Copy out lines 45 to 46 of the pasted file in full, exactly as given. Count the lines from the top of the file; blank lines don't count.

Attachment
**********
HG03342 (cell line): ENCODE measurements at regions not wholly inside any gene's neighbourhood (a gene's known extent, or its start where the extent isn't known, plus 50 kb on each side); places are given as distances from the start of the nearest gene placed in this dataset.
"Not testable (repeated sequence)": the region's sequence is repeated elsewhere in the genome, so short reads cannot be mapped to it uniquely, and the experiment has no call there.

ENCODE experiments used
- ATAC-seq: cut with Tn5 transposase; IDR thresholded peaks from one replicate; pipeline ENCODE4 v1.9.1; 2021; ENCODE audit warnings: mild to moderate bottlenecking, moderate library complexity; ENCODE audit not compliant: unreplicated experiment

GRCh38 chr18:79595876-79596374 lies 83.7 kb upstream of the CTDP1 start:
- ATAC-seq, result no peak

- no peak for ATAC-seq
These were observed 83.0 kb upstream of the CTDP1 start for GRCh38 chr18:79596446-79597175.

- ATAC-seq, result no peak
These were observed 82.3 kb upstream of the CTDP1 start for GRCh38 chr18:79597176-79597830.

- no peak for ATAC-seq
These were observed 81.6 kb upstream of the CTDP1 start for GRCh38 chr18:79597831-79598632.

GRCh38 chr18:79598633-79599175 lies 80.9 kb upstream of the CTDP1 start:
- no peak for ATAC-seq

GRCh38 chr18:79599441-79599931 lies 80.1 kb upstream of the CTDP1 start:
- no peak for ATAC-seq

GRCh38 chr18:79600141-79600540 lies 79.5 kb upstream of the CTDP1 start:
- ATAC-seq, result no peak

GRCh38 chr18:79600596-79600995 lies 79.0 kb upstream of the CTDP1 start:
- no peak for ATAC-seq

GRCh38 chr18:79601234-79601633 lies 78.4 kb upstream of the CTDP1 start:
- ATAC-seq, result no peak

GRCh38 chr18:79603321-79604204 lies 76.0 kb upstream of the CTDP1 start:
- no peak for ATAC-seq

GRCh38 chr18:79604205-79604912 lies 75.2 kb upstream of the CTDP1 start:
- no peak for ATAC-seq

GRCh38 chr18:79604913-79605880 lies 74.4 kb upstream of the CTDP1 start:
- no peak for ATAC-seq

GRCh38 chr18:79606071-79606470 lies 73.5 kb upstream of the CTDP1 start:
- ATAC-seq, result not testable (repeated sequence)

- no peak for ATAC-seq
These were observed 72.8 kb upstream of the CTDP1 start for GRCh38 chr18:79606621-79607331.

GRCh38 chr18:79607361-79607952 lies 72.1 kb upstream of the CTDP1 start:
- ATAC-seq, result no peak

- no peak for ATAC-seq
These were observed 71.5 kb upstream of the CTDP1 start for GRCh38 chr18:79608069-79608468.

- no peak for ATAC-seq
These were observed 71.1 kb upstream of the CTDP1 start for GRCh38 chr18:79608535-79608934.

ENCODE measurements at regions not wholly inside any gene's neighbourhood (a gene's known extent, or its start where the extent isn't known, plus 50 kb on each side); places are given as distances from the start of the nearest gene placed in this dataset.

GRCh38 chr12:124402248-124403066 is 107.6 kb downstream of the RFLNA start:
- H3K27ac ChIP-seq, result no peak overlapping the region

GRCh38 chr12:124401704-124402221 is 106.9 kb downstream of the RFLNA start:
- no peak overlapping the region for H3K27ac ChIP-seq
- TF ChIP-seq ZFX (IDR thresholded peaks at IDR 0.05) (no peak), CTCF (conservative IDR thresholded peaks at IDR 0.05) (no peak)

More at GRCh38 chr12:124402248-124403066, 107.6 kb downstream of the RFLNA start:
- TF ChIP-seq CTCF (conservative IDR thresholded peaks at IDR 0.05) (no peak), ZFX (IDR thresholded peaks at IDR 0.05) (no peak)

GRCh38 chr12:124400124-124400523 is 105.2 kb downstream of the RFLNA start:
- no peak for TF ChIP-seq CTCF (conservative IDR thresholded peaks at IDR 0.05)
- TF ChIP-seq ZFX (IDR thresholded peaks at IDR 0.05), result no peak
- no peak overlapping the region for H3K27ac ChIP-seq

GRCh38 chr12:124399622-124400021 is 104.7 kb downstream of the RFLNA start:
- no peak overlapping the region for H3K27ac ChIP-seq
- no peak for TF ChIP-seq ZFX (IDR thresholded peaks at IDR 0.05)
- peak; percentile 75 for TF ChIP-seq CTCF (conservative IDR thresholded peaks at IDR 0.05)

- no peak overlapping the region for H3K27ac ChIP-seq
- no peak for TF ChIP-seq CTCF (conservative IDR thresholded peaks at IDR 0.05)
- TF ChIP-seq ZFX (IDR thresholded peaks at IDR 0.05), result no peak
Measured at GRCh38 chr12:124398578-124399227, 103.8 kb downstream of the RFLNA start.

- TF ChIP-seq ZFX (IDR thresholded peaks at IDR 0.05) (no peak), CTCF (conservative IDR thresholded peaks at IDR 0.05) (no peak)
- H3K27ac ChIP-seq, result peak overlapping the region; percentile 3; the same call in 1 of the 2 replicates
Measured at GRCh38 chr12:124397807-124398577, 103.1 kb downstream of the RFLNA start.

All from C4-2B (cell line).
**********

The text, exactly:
More at GRCh38 chr12:124402248-124403066, 107.6 kb downstream of the RFLNA start:
- TF ChIP-seq CTCF (conservative IDR thresholded peaks at IDR 0.05) (no peak), ZFX (IDR thresholded peaks at IDR 0.05) (no peak)